The tango is urban music from Buenos Aires. It was born at the end of the last century. The millions of immigrants who arrived in Argentina at that time created the necessary environment for the beginning of tango. Most of the immigrants, who were poor, settled in Buenos Aires. However that city was not ready yet to receive such a large number of people. Many unscrupulous persons took advantage of the situation and built precarious buildings with lots of rooms or remodeled
big houses from the colonial years. For many years the immigrants as well as the poor people from Buenos Aires had to live in those tenement buildings.


Their poor living conditions produced an increase in disease, alcoholism, prostitution, and many other problems. There was also resentment between the native people and the foreigners who wanted to find a place in that society. The working class plunged into sadness and hopelessness. Those were precisely the feelings that gave musicians and poets the inspiration to create tango.
At the beginning, tango was a melody; over the years some urban poets began to write lyrics. Those first lyrics tell us about the underworld life, describing characters who lived in the tenement houses. Tango lyrics referred to the “guapo” who was feared, respected, and envied among the people of the neighborhood because he was courageous and loyal; the “compadrito” who was a quarrelsome coward who used to provoke fights just to show off in front of other people; the “cafischio” (pimp) who did not like working but was fond of fine clothes, jewelry, and perfume. In order to get all those things, he exploited women who worked for him as prostitutes.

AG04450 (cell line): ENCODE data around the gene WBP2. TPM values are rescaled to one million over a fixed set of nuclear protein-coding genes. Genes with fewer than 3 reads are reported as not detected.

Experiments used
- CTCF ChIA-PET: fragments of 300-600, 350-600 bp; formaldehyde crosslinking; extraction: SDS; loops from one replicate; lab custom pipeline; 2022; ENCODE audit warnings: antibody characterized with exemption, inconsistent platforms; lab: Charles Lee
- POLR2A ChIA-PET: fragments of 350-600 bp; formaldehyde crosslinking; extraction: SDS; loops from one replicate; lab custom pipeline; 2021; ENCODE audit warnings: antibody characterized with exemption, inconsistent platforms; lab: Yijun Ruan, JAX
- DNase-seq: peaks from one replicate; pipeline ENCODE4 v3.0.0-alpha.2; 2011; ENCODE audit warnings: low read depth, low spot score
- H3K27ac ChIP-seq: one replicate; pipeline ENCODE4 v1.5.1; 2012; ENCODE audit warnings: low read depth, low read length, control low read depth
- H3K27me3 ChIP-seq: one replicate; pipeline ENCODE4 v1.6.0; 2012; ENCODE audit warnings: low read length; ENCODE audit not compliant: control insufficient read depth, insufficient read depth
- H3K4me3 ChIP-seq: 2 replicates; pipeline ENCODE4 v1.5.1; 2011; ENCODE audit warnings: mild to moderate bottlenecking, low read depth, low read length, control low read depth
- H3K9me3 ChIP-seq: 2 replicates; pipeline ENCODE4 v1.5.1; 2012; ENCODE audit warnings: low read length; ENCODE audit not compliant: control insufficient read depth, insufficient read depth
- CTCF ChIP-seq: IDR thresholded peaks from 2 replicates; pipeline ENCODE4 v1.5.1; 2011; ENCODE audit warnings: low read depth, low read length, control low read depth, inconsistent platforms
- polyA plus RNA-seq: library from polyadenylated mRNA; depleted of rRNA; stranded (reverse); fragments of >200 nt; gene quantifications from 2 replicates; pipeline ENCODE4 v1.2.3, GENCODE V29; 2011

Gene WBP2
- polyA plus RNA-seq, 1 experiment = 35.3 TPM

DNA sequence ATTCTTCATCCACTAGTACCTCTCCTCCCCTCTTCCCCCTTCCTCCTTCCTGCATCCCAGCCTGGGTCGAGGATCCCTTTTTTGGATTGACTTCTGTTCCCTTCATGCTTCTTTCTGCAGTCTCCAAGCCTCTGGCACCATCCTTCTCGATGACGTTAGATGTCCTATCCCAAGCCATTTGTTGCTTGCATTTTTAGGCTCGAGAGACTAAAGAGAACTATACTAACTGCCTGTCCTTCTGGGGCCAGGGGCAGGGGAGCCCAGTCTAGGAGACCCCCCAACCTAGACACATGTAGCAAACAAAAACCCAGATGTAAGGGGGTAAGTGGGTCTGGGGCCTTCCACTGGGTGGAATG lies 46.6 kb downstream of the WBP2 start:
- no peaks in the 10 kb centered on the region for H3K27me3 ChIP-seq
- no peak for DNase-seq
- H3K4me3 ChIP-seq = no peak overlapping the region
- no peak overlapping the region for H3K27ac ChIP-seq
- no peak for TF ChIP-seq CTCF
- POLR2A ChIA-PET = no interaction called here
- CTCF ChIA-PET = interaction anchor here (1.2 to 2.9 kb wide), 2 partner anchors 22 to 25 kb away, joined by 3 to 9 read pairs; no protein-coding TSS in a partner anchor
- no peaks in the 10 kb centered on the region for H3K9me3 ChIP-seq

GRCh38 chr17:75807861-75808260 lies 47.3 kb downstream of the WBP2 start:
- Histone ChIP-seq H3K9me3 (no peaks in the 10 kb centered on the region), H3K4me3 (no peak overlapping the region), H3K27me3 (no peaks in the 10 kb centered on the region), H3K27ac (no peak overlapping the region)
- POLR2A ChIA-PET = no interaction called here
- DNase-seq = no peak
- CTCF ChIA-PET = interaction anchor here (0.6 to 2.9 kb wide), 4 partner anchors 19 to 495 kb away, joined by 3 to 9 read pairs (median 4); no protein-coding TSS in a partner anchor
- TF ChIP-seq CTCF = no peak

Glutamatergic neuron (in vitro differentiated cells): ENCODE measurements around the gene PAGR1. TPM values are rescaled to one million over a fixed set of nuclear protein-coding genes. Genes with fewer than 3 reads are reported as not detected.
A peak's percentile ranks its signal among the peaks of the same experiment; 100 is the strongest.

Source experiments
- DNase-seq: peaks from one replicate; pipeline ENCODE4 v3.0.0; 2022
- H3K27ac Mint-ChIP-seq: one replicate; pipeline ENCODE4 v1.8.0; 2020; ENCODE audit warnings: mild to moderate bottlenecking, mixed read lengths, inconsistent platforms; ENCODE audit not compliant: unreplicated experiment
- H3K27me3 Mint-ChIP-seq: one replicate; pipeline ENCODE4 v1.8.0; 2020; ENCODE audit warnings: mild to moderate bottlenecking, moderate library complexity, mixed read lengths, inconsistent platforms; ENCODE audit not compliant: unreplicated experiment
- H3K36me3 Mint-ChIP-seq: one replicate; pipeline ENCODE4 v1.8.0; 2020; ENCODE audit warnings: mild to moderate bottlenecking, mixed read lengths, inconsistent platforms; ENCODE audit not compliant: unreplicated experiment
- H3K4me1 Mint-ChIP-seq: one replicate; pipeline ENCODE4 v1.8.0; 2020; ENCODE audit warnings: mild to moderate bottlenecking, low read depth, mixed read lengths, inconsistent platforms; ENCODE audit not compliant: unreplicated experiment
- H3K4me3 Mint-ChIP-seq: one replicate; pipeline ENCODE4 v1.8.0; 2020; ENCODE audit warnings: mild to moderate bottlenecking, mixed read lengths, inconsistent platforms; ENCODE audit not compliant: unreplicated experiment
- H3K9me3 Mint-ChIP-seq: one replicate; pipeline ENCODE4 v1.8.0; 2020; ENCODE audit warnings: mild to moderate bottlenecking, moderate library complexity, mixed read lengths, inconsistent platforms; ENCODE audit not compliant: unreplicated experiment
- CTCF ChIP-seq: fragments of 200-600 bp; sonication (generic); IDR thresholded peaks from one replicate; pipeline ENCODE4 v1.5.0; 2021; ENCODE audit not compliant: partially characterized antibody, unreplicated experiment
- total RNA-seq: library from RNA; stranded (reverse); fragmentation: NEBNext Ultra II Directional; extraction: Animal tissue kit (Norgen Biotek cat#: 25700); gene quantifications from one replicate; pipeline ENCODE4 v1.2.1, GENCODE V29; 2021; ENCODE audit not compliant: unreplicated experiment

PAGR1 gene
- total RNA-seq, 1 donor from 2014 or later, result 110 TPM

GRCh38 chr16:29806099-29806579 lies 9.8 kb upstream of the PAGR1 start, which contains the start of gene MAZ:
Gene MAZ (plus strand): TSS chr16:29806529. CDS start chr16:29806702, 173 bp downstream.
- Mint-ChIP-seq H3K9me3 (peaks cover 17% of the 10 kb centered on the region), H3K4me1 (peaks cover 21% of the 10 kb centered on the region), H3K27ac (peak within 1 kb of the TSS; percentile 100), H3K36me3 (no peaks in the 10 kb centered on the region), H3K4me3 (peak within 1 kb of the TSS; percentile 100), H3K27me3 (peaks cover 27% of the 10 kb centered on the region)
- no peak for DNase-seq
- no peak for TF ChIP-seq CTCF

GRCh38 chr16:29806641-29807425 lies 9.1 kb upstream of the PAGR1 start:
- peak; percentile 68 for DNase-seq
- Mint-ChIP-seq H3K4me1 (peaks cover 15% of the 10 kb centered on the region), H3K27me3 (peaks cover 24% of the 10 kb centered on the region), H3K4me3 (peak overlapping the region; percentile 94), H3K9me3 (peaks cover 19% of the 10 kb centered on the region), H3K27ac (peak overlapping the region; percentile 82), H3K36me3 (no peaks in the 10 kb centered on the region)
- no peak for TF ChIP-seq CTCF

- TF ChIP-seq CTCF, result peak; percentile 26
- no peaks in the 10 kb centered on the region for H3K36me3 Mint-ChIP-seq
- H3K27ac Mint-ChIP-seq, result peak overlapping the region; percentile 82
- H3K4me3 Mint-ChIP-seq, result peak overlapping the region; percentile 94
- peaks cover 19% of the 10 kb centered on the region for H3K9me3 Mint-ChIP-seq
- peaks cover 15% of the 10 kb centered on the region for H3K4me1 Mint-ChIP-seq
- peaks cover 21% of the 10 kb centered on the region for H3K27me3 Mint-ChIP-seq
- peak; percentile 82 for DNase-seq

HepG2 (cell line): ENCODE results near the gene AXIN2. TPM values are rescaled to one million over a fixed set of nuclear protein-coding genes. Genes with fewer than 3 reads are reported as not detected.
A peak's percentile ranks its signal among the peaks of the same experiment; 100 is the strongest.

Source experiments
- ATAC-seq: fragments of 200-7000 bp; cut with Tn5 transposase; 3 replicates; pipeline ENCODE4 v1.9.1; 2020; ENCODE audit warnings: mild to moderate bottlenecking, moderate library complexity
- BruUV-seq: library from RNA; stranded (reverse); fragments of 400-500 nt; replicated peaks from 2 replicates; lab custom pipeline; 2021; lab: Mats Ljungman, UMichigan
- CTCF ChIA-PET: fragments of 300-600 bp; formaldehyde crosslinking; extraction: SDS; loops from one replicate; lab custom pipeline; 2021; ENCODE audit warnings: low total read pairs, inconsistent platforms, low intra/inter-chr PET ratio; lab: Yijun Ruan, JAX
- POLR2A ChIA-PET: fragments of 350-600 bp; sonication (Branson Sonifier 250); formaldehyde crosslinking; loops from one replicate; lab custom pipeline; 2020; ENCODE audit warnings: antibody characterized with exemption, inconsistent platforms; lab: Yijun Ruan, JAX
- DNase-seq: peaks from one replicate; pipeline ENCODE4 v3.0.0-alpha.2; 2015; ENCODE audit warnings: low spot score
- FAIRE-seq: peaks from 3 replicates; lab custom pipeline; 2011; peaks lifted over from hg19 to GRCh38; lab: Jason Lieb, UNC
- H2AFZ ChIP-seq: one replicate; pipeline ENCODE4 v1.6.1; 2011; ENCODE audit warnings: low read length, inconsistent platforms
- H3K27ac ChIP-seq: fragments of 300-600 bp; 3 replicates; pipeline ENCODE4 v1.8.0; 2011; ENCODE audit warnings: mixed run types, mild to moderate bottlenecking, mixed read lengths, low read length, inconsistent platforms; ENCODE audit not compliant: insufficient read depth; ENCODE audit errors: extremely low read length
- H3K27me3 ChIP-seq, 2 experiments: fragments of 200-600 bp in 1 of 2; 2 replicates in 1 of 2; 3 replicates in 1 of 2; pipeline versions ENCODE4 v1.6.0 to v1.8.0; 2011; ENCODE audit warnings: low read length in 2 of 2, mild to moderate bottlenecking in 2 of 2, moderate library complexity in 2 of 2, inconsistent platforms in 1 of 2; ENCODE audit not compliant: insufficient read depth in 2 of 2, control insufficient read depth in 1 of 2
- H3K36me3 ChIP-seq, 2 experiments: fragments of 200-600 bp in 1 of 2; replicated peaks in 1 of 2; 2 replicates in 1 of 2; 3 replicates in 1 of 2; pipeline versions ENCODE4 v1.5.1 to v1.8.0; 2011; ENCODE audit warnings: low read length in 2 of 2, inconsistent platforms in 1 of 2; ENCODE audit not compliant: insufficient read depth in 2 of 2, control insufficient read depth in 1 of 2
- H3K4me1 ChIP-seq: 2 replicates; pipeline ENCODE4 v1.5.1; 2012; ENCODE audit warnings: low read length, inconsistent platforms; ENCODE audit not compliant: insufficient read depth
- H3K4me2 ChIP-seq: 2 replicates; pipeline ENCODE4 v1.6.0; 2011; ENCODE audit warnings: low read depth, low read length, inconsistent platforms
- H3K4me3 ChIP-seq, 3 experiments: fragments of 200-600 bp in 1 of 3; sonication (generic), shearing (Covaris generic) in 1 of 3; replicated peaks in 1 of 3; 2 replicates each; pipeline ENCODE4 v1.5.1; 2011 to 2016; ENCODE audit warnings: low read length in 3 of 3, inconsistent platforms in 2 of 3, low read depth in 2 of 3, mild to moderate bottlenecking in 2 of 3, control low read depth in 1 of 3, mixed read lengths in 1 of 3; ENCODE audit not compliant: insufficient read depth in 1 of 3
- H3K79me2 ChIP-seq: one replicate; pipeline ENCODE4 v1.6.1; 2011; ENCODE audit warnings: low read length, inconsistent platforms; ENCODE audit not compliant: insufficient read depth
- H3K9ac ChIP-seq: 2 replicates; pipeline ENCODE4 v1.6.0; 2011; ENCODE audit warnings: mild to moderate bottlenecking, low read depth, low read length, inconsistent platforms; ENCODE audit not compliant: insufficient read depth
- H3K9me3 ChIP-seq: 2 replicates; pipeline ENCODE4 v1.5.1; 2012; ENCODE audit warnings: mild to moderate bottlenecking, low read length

The stories of young women who were born in crowded tenements and endured poverty were frequently found in tango lyrics. When they were lured with false promises by the pimps, the women worked in cabarets, enduring a life of prostitution and exploitation that was very difficult to escape.
Trough many of those lyrics we learn about the ways those women were discriminated against and mistreated by a machista society. Sometimes the inspiration for a tango was a real woman who had died very young after a horrible life filled with disease and anguish, whose story could only be found in hospitals files.


2 thoughts on “WOMEN OF THE TANGO

  1. I would love to consider publshing your art in TangoZapa International tango culture and travel magazine.

    Publisher, TangoZapa

  2. selene says:

    I need to contact Raquel Partnoy. I am a PhD student at the University of Arizona and I am writing my dissertation on Latin American Jewish women artists.
    Is there any way to contact her?
    Thank you

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